Easy Trip: Le Meridien Mahabaleshwar Resort & Spa

The temperature-controlled infinity pool is particularly lovely at sunset
Photographer: SUPRIYA KANTAK



GREAT FROM Mumbai, Pune, Ahmedabad
GREAT FOR Seeing a different side of Mahabaleshwar

Glistening ruby-red and plump with juice, they beckon from every direction. Your inner glut begs you to reconsider your decision not to give in to temptation, and, with a last, longing glance, you soldier on. Strawberry season has arrived in Mahabaleshwar, and this means most of Mumbai and Pune has, too.

Enter the Le Méridien Resort & Spa, the newest kid on the block, which offers a safe refuge. The sprawling resort weaves around the forest that it abuts. Most rooms are grouped four to a villa, and the villas, in turn, are strewn around, with enough breathing room between each. There are plenty of green spaces in which to soak in the delicious winter chill, while the common areas are dotted with intriguing sculptures. This is a destination within a destination; you won’t feel the need to escape the cocoon. Two pools await – one outdoors, the second a heated infinity pool with a bar to keep you in high spirits, while the Explore Spa has many rituals to pamper yourself with.

The young and young-at-heart alike will be drawn to the Le Méridien Family Kids Club, brightened up with a pop of colour and works of art created by little guests. There are no babysitters here; instead, it’s a space for the family to spend time in together.

The most happiness, though, will be found at the two restaurants. The all-day Latest Recipe serves buffet meals. Skip the breakfast spread and pick from the Signature Breakfast menu. The limited offerings combine traditional breakfast treats with local flavours – eggs Benedict are served on masala pao and sprinkled with Maharashtrian goda masala, while the omelette comes drowned in a tasty rassa. Dinner must be had at Chingari, the North Indian specialty restaurant. The lamb galauti kebabs are morsels of goodness, and the dahi ke sooley, pan-fried rolls filled with yoghurt and dried fruits, makes for a delicious, albeit rich, starter.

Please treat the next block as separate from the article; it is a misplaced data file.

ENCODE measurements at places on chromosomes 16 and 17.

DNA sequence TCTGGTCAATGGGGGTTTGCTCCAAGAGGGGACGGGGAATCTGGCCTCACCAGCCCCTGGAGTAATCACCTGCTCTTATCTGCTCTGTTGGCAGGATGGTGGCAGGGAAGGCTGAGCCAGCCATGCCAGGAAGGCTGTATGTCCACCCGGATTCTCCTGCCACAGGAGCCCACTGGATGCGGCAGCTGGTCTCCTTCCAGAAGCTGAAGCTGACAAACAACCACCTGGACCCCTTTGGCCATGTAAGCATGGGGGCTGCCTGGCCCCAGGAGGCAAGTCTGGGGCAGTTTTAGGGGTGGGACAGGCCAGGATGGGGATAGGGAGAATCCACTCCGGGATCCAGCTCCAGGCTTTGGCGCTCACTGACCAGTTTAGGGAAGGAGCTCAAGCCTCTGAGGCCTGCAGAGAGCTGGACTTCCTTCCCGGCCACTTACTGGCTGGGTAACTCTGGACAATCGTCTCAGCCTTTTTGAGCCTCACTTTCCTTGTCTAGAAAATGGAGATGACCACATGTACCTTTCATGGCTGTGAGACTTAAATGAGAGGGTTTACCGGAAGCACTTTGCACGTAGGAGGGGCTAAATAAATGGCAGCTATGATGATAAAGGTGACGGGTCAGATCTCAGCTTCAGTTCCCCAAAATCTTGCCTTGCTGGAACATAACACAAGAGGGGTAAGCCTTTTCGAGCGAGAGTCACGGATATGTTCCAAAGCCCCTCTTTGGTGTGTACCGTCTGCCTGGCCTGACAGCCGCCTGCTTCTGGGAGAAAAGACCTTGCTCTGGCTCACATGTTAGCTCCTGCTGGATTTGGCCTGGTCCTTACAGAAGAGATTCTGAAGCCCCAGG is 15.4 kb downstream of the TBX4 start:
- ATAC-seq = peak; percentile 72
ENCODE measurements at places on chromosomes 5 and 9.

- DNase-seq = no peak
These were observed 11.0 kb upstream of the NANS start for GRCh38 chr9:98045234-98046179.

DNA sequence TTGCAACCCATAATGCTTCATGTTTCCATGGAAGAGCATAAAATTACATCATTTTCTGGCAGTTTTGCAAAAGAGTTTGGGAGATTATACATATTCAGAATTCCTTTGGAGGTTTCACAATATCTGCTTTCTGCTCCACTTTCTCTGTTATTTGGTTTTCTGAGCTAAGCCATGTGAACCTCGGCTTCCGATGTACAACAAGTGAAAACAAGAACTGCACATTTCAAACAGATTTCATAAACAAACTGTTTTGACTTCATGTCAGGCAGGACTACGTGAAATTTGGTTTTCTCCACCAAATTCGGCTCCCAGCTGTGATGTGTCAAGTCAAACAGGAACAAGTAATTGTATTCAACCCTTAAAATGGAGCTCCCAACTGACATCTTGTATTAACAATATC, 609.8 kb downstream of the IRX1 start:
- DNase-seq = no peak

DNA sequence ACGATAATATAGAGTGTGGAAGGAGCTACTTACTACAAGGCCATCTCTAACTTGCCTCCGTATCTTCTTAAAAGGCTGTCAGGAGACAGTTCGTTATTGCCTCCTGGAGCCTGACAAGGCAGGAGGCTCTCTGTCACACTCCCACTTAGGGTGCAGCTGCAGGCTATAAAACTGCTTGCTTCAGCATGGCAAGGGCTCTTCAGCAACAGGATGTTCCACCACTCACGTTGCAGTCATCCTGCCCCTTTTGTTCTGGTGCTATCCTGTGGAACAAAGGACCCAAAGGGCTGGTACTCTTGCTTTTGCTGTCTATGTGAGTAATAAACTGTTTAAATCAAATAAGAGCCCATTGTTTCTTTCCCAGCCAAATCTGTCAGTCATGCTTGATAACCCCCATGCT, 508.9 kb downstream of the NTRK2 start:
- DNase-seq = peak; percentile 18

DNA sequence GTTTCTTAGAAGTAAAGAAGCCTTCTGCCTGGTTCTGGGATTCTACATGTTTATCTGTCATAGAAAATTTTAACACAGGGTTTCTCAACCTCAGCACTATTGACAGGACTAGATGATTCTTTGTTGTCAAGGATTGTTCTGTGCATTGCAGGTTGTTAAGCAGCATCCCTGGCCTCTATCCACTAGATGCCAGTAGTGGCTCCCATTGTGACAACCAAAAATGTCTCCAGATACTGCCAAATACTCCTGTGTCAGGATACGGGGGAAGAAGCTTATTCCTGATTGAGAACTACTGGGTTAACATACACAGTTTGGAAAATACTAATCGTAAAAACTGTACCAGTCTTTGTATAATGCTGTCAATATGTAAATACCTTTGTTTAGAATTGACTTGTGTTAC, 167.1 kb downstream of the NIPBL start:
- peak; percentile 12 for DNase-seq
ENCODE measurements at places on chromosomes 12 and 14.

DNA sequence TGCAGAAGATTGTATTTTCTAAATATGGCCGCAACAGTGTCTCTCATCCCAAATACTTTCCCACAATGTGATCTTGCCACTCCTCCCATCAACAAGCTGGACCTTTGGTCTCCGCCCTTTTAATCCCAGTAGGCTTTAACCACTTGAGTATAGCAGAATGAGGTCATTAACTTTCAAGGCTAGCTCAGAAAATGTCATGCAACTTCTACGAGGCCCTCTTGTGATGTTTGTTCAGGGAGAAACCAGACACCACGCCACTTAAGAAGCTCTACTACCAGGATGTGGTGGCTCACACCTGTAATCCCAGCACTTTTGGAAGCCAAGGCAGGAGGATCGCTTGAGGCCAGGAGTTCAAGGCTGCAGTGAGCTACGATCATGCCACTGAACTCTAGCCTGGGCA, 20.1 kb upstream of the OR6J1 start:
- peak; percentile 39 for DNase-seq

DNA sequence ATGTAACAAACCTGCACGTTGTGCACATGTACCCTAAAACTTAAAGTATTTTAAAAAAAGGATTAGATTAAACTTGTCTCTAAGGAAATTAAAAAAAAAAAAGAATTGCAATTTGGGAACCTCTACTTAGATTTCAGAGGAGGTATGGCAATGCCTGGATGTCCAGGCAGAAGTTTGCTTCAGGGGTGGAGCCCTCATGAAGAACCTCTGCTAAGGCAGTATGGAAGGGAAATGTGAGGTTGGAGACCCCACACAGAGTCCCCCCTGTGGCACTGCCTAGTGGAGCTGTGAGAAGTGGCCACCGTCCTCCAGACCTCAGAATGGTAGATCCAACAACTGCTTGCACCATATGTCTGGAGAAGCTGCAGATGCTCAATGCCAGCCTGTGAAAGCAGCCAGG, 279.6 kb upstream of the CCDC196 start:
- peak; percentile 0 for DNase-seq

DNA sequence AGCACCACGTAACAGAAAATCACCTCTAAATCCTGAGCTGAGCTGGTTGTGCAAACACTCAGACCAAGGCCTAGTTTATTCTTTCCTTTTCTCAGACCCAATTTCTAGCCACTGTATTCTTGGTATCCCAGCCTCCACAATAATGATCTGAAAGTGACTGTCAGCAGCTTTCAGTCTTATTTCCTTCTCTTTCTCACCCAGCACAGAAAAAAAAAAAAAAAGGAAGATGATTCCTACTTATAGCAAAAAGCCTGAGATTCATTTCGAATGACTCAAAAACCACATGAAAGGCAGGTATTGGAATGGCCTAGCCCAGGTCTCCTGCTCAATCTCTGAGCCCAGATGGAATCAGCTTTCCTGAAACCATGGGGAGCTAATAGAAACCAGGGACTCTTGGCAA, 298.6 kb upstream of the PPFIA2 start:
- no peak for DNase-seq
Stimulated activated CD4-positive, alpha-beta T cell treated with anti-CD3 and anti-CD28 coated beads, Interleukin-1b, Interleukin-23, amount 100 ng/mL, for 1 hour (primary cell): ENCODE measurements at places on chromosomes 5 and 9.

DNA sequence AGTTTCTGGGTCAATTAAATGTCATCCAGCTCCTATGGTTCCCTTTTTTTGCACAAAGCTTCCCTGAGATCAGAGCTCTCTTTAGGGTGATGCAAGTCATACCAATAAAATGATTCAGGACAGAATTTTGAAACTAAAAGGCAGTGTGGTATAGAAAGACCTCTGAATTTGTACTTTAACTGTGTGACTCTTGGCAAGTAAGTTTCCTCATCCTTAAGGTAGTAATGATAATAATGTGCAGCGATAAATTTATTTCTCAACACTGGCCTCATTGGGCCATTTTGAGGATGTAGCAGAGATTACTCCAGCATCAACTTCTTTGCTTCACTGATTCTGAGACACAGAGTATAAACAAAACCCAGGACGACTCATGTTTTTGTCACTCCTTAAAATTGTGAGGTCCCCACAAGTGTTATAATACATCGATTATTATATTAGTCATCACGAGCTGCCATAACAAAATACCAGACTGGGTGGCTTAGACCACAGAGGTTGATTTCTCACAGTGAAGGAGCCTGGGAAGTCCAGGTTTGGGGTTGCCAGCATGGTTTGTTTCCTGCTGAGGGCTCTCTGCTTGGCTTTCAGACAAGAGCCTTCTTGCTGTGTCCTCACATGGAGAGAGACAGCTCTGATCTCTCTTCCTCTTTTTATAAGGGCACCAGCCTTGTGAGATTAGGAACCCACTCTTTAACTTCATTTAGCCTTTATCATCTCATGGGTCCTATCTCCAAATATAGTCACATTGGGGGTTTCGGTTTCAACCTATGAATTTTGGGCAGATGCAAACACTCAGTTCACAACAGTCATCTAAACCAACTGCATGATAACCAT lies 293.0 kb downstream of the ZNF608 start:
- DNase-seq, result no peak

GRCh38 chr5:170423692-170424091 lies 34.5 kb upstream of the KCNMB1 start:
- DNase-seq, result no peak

If the need to break that cocoon comes upon you, head to the Krishnabai Temple. Set overlooking the valley, this ancient temple is said to have been built over the source of the River Krishna. Ask the priest, Mangesh, to explain the history of the temple to you, and request him to chant for a bit, too – the resulting goosebumps will be worth it – even for the non-spiritual.

To immerse yourself in nature, ask the hotel to organise a forest walk with Mr Bathena. His passion for the patches of jungle that remain on these hills is infectious. You might not spot anything more exciting than leopard scat – the sounds of traffic have scared the creatures that roam this space into hiding – but you will feel your lungs expanding to welcome the oxygen-rich air and spot a giant squirrel, or two.

Then, cut across to Panchgani and the Devrai Arts Village for an immersive cultural experience. This non-profit organisation showcases the art of ‘Rock Dhokra’, made by fusing stones sourced from the riverbed with brass using traditional techniques. These quirky, beautiful pieces are created by artists from Adivasi villages often severely affected by the presence of Naxal influences, like Ghadchiroli.

For the perfect end to a weekend away, give in to temptation and stop at one of those stalls, lining the roads, and load up on boxes of succulent strawberries. It’s a long drive back to reality.

Find all the practical information you need to plan this trip now – in LPMI’s January 2016 issue. Pick up a copy from your newsstand or click to subscribe via Zinio or Magzter.